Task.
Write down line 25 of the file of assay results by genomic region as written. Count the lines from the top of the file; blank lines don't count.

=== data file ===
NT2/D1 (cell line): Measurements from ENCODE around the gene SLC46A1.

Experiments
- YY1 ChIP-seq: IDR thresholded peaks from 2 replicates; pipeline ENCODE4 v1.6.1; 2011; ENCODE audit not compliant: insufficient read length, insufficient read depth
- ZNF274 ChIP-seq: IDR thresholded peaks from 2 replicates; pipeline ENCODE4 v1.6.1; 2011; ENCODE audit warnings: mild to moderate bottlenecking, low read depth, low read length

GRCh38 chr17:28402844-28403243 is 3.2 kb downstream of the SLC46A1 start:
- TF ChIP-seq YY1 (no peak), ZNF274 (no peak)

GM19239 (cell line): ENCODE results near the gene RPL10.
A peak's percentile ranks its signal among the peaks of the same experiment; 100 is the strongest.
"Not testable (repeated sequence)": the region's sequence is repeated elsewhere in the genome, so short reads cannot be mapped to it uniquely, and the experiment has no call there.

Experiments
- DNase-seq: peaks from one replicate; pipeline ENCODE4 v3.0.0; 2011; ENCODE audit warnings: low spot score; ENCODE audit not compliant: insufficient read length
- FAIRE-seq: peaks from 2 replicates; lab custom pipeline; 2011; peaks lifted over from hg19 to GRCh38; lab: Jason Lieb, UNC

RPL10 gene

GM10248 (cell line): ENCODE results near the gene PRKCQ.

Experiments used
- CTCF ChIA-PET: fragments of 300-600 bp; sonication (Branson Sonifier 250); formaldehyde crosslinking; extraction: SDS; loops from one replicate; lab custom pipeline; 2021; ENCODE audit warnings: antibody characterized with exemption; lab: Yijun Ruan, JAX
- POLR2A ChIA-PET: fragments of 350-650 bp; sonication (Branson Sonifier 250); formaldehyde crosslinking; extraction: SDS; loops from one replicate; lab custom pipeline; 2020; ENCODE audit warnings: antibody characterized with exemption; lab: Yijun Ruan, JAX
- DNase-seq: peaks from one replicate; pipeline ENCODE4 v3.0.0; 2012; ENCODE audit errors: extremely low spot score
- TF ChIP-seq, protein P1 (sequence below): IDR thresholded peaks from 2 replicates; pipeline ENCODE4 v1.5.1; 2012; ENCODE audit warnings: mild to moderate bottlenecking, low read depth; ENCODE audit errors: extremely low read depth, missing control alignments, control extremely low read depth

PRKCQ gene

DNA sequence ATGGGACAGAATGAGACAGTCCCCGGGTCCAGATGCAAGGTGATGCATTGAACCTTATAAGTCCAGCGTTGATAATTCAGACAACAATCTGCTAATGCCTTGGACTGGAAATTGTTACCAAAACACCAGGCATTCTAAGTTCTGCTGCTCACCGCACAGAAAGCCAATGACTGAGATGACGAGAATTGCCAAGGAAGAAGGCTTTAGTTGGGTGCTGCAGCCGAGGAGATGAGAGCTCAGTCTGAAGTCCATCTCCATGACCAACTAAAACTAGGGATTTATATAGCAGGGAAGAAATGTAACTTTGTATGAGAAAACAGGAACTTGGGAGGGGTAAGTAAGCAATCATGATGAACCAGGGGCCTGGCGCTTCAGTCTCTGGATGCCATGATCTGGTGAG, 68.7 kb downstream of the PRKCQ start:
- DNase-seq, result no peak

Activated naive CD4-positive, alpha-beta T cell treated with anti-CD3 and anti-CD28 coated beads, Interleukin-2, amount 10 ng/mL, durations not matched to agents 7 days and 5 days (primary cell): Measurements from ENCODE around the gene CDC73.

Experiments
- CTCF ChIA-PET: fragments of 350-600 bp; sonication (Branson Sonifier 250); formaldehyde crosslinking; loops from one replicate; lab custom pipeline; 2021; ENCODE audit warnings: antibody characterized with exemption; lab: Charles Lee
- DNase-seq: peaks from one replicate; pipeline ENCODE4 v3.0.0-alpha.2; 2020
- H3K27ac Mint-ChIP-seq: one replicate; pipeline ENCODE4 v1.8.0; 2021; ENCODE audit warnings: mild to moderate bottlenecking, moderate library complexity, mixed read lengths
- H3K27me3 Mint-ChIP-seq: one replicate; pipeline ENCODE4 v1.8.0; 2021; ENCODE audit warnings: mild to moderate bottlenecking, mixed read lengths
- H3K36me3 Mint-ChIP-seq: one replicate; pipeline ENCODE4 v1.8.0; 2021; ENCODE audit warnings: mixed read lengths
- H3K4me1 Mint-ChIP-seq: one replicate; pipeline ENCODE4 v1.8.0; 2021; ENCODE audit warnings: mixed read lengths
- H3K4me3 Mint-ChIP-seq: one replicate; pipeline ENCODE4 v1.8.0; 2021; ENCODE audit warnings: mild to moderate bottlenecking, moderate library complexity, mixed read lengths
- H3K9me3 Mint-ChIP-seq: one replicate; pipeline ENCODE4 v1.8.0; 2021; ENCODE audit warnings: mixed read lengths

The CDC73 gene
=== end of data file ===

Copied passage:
- CTCF ChIA-PET: fragments of 350-600 bp; sonication (Branson Sonifier 250); formaldehyde crosslinking; loops from one replicate; lab custom pipeline; 2021; ENCODE audit warnings: antibody characterized with exemption; lab: Charles Lee